She has a good attendance record – better than any other party leader – having only missed nine days in the House (four days following hip replacement surgery, and five for a climate change conference in Durban, South Africa last month).
“This is the perfect time in my life to work this hard. I don’t want to miss an opportunity to make a difference,” she says.
Fifteen-hour workdays are pretty standard for her during the week. She works almost exclusively from her desk in the House of Commons so as to not miss anything important.
“I want to track all legislation. … Thus far, I’ve spoken on the floor on every single bill,” she says. “The average MP, with a caucus of one, would not be up to speed on all the things that come through the House, but we have great volunteers in (the Green Party’s) Parliament Hill office.”
Her only opportunity to relax, she says, is her Sunday morning church service. May, an Anglican, enjoys the fellowship that comes with attending church, and the chance it provides – albeit briefly – to step away from a hectic life.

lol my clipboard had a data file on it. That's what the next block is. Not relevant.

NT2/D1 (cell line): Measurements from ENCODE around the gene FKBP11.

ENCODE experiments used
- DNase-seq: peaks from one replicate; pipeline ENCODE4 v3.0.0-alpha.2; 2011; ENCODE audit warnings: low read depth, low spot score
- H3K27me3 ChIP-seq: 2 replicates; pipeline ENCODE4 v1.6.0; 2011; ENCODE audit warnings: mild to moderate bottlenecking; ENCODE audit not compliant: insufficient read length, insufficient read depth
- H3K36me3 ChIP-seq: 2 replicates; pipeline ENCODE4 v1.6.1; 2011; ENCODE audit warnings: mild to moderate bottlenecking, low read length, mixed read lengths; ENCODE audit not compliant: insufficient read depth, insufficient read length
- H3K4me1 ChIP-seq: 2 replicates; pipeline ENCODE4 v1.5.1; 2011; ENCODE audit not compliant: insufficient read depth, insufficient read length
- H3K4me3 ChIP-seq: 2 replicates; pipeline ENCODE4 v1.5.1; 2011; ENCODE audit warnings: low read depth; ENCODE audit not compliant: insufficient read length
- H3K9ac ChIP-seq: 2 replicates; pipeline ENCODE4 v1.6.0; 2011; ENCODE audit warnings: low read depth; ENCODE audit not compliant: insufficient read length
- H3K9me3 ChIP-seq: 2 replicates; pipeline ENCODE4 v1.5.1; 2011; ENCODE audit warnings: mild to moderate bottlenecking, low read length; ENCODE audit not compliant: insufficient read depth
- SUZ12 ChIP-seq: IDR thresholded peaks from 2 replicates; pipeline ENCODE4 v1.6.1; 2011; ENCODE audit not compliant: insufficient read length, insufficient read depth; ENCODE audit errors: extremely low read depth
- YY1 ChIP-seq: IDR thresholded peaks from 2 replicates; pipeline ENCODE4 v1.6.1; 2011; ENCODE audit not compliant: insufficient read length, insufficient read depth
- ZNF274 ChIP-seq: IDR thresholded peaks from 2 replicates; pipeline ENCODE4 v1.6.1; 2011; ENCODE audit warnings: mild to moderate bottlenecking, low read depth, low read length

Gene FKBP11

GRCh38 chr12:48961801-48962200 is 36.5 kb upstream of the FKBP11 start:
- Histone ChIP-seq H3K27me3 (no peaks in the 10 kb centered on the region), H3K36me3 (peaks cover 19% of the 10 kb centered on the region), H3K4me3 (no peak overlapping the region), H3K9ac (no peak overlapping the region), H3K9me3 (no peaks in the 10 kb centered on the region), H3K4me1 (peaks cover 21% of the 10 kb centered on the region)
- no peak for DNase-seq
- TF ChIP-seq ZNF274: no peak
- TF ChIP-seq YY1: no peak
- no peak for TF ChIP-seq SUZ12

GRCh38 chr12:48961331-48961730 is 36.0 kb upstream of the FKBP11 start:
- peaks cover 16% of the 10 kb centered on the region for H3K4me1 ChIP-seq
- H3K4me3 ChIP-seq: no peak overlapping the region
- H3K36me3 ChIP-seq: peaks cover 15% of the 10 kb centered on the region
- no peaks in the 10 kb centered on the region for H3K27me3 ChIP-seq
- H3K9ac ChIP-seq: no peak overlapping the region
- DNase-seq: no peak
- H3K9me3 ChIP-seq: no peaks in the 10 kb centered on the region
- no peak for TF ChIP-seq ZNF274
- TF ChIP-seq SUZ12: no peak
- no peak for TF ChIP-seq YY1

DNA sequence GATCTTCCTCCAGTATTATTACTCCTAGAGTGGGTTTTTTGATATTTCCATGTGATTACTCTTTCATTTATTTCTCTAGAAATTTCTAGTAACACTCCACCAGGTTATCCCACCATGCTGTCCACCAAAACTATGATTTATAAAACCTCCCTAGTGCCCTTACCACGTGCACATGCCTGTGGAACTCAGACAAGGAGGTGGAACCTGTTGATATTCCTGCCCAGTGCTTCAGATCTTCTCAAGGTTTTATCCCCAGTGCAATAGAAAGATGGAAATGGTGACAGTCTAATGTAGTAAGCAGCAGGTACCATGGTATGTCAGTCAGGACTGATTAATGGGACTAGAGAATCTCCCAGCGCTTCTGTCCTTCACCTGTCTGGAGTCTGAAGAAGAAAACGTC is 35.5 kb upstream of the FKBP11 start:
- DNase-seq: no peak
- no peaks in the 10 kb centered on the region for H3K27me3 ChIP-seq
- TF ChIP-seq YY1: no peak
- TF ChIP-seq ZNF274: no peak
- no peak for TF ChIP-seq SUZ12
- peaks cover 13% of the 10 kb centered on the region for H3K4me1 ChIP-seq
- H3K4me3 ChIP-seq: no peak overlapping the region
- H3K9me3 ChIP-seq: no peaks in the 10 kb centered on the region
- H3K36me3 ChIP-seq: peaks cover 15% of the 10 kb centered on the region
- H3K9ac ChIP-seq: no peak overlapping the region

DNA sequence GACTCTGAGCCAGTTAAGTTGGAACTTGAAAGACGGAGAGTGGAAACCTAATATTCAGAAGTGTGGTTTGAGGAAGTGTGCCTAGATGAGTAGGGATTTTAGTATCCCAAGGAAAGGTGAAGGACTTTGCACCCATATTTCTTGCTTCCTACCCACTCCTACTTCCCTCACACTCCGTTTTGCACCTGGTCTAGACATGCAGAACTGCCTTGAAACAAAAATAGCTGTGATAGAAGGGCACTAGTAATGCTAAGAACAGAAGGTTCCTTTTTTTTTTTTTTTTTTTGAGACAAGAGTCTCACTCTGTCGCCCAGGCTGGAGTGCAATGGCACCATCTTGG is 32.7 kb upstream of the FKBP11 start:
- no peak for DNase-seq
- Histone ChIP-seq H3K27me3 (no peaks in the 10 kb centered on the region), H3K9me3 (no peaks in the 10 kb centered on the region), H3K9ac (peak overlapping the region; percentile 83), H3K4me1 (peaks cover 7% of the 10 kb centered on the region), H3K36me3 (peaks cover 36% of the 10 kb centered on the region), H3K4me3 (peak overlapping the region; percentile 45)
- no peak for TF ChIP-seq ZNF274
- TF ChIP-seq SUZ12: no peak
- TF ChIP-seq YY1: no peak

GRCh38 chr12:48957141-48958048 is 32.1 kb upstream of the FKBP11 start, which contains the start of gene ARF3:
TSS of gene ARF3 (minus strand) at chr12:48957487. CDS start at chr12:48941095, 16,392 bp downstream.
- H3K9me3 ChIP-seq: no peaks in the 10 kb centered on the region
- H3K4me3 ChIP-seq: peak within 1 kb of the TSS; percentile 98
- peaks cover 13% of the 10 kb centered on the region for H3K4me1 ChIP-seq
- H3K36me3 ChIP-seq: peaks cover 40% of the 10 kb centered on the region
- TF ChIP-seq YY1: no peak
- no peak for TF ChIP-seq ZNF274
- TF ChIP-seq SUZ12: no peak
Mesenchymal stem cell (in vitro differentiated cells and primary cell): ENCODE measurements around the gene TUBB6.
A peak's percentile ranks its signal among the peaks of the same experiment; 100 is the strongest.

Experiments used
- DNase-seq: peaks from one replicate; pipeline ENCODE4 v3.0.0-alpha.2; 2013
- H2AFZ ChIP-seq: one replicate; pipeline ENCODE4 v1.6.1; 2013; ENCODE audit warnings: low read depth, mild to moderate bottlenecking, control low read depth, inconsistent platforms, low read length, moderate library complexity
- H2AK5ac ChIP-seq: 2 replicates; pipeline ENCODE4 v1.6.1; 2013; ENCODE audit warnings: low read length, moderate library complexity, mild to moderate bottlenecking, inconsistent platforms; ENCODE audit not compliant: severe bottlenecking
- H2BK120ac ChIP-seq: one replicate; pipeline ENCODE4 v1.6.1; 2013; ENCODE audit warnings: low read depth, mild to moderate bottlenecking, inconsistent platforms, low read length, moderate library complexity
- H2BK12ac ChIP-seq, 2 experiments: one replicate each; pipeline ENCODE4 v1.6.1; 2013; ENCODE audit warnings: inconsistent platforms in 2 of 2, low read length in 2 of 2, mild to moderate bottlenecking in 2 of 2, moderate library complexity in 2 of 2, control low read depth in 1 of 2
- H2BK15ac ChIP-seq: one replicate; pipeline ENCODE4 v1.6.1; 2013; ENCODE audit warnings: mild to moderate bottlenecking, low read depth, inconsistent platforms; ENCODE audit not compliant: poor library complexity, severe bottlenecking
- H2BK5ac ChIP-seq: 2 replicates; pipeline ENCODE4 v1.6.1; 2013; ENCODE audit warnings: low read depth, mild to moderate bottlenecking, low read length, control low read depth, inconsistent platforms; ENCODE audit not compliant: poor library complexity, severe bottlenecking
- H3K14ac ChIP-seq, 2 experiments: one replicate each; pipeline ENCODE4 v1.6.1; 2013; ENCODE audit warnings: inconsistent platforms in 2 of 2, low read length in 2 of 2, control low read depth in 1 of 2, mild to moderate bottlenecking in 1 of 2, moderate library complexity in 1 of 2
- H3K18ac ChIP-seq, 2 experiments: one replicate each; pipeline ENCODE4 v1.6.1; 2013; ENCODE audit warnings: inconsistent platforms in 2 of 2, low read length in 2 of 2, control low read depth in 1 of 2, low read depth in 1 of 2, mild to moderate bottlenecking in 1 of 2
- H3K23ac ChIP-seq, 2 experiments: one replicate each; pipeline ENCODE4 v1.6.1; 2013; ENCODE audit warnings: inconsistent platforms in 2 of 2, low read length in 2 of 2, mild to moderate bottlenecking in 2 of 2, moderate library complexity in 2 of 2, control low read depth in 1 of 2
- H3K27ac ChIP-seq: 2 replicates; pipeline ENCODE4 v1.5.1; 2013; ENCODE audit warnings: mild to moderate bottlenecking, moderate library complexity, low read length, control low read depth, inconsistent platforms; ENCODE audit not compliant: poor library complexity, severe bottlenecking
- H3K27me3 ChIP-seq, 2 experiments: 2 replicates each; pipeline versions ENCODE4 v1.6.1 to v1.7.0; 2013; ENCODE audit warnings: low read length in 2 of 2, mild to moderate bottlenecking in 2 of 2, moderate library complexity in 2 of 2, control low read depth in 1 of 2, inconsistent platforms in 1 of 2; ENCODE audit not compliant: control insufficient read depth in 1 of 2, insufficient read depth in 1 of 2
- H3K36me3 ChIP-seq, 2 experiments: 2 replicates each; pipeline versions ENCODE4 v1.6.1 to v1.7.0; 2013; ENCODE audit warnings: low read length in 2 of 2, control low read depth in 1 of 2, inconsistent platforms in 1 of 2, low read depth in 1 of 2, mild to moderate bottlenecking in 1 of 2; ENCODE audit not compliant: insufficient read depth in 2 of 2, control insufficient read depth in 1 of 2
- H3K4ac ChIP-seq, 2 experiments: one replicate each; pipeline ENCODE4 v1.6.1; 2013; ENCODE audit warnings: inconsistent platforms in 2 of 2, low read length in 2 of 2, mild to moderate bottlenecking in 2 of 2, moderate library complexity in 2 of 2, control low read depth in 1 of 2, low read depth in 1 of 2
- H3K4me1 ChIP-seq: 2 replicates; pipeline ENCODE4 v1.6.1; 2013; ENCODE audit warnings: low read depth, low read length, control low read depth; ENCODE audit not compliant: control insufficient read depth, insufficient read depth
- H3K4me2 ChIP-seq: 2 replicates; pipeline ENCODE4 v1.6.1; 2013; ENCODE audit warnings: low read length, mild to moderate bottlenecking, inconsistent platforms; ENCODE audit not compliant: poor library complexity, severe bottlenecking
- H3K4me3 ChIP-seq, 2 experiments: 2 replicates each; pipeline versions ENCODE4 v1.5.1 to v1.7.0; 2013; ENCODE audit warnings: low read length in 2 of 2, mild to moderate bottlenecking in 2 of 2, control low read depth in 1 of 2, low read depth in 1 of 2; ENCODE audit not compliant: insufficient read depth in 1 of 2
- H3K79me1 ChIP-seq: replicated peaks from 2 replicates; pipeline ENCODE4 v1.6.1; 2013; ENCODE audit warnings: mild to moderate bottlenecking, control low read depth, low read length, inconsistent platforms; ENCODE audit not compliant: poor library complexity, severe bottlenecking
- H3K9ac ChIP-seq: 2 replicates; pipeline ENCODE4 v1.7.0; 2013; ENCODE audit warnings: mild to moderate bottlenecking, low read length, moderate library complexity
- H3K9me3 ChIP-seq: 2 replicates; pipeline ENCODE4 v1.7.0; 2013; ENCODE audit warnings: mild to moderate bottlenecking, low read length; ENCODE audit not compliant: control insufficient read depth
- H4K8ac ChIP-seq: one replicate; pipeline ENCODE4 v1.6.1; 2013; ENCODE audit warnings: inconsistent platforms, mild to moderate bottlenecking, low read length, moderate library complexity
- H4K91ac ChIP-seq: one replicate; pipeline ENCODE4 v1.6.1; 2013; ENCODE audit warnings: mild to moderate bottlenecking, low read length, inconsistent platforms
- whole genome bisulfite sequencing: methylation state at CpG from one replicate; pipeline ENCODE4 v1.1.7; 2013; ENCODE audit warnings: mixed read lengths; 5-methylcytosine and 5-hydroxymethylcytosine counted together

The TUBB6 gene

“I don’t think I could do this work without how much (church) restores me on a weekly basis,” she says. “I feel revived, I feel refocused in my energy and my purpose.”
Despite having a higher profile job now and facing the different stresses that come with it, Burton says her mom hasn’t changed – she’s just a little busier.
“All I get to experience of my mom’s work life is what she tells me about it,” Burton says, noting that her mom has been active in political movements for a long time. “Things like going to climate change conferences, being exposed to politics – that’s not new.”
Though it’s challenging and intensive, May says her job – which she’ll hold until at least October 2015 – is a perfect fit.
“This is exactly what I should be doing. I hate to sound vain, but I’m really good at it,” May says.
“I love being a Member of Parliament. I’m not naturally fond of politics, in the sense of party politics, but I love government. I know a lot about how parliament works, I have a lot of experience on Parliament Hill, so in a weird way being elected felt like coming home.”